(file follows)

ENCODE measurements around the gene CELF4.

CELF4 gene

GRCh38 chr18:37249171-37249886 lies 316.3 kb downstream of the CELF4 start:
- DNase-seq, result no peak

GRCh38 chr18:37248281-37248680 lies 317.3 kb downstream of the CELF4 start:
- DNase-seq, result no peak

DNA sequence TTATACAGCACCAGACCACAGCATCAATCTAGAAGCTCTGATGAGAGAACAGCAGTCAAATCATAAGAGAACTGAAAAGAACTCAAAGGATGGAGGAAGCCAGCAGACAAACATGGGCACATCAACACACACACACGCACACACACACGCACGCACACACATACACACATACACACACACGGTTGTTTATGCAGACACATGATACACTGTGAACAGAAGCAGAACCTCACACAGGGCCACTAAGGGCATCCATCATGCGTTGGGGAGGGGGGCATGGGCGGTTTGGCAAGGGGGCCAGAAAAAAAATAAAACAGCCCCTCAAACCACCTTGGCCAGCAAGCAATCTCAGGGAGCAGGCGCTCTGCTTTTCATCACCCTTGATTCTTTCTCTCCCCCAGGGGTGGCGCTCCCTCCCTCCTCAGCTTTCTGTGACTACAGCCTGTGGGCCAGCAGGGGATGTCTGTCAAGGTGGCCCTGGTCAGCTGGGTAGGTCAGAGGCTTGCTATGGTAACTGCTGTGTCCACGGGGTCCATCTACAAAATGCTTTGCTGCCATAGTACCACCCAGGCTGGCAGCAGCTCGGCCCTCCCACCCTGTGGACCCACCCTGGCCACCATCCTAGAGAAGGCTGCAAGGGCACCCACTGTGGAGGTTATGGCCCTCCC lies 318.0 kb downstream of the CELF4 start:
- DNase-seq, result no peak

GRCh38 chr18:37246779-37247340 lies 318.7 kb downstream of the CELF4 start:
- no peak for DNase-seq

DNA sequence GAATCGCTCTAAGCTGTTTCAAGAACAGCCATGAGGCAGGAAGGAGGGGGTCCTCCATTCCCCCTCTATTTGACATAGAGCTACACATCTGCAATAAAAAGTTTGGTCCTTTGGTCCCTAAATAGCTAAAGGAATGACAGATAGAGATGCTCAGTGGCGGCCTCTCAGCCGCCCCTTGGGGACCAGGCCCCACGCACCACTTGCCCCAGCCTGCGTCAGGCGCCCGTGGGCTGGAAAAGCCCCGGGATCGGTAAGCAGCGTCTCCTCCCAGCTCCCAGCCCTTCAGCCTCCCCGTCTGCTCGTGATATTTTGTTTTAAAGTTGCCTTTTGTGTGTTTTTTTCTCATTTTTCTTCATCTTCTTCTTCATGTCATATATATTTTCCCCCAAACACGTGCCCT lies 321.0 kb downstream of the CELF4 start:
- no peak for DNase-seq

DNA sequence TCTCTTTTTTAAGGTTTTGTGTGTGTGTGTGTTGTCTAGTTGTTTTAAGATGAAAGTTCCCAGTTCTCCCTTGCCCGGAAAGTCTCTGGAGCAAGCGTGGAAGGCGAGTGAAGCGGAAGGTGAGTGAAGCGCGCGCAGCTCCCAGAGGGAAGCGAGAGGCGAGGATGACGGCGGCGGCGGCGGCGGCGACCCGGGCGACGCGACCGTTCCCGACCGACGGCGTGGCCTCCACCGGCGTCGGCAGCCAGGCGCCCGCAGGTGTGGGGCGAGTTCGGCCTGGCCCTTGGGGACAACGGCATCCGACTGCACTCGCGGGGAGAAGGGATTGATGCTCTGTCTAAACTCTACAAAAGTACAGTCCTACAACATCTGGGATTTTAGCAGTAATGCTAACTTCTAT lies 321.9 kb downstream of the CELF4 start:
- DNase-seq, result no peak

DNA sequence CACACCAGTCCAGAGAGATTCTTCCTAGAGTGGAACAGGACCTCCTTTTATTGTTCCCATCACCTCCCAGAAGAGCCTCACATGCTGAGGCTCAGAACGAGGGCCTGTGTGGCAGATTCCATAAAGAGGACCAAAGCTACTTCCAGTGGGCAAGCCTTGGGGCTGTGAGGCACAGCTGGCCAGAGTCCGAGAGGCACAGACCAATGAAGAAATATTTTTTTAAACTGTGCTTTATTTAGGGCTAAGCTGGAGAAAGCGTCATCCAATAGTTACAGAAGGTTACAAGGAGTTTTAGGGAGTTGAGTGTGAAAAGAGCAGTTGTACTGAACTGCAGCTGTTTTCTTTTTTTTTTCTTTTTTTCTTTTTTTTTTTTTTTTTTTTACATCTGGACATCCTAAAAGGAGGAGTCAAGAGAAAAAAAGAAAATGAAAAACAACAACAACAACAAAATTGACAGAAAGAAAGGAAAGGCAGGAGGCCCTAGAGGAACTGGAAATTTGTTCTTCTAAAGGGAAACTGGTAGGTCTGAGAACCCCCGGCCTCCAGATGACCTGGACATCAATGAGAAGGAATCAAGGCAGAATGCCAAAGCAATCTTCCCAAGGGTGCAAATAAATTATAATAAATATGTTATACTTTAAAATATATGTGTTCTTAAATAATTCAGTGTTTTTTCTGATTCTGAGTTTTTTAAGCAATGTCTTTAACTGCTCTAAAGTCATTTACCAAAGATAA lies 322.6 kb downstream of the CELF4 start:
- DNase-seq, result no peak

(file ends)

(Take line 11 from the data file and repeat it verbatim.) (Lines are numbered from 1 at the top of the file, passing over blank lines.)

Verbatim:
DNA sequence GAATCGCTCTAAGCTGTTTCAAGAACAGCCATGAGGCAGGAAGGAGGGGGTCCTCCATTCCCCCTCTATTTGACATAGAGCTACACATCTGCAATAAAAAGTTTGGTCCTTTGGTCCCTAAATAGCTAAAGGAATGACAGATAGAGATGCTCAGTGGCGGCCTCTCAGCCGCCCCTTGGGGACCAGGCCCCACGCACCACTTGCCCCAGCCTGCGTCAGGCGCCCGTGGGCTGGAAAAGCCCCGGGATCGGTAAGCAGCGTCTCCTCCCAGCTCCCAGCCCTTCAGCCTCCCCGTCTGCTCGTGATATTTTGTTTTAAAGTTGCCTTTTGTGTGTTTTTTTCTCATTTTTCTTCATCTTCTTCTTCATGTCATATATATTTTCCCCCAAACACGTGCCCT lies 321.0 kb downstream of the CELF4 start: